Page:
Linkage schemata

{restriction} is applied to the content of content brackets [ ] in linkage schemata when only certain ontological entities are considered for inclusion, such as structural universals, abstract particulars, assertions of possibility and necessity in possible-worlds semantics, subjects or predicates, concrete objects, persons, and obviously many other entities.

{/intrinsic restriction}, in the terminology I use, is applied to the content of linkage brackets < > as a result of excluding entities which belong to content brackets. Otherwise, {/extrinsic restriction} is applied by choosing for inclusion linkages such as the mathematical 'equals' sign, logical connectives, membership of a mathematical set, and obviously many more.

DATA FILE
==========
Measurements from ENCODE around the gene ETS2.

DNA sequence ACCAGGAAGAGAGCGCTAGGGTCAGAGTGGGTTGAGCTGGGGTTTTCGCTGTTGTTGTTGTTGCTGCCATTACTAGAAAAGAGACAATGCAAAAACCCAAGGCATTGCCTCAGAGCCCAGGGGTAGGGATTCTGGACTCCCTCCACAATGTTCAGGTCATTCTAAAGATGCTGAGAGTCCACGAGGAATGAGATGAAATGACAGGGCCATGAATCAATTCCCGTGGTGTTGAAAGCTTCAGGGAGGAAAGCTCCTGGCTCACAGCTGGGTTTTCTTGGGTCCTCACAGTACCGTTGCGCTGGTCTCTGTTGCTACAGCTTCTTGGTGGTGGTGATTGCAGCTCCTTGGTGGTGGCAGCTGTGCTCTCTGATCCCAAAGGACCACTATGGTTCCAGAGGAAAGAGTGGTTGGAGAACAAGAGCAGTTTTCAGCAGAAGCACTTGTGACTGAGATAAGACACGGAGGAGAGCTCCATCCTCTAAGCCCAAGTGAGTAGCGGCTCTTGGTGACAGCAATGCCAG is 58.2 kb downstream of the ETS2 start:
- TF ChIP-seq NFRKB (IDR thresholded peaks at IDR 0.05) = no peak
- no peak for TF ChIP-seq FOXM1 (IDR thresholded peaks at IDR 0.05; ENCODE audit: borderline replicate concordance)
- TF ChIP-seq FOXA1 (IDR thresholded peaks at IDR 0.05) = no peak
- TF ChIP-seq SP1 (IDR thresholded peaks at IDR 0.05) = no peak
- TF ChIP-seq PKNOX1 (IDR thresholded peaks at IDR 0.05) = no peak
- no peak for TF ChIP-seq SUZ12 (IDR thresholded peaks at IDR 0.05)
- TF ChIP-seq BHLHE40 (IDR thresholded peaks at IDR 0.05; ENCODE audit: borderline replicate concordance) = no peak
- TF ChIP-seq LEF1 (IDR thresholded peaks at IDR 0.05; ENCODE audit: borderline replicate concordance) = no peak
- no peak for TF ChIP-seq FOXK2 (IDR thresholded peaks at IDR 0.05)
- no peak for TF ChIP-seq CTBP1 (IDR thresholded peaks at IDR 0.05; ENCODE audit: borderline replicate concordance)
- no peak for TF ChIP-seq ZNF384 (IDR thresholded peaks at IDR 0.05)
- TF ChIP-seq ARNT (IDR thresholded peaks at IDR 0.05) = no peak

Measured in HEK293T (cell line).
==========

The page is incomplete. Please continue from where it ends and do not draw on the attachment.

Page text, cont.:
A ((survey)) is more often than not subject to {restriction}, that is, == :- ((surveys)). This  may be inevitable, since it would be impractical to give a ((survey)) which is not subject to {restriction}, or the ((survey)) may include all the ((survey-terms)) which are necessary for an understanding, interpretation, analysis, practical decision or whatever may be the purpose of the ((survey)). In this case, we have a positive evaluation, {restriction}ev+  However, a ((survey)) may omit one or more ((survey-terms)) which are highly relevant, indispensable to the purposes of the ((survey)), leading to distortion. In this case, we have {restriction}ev- If, as may well be the case, there are complexities which make it difficult to decide upon the evaluation, then {resolution} may be carried out to break down the matter into separate components, allowing a decision to be made for each of these components.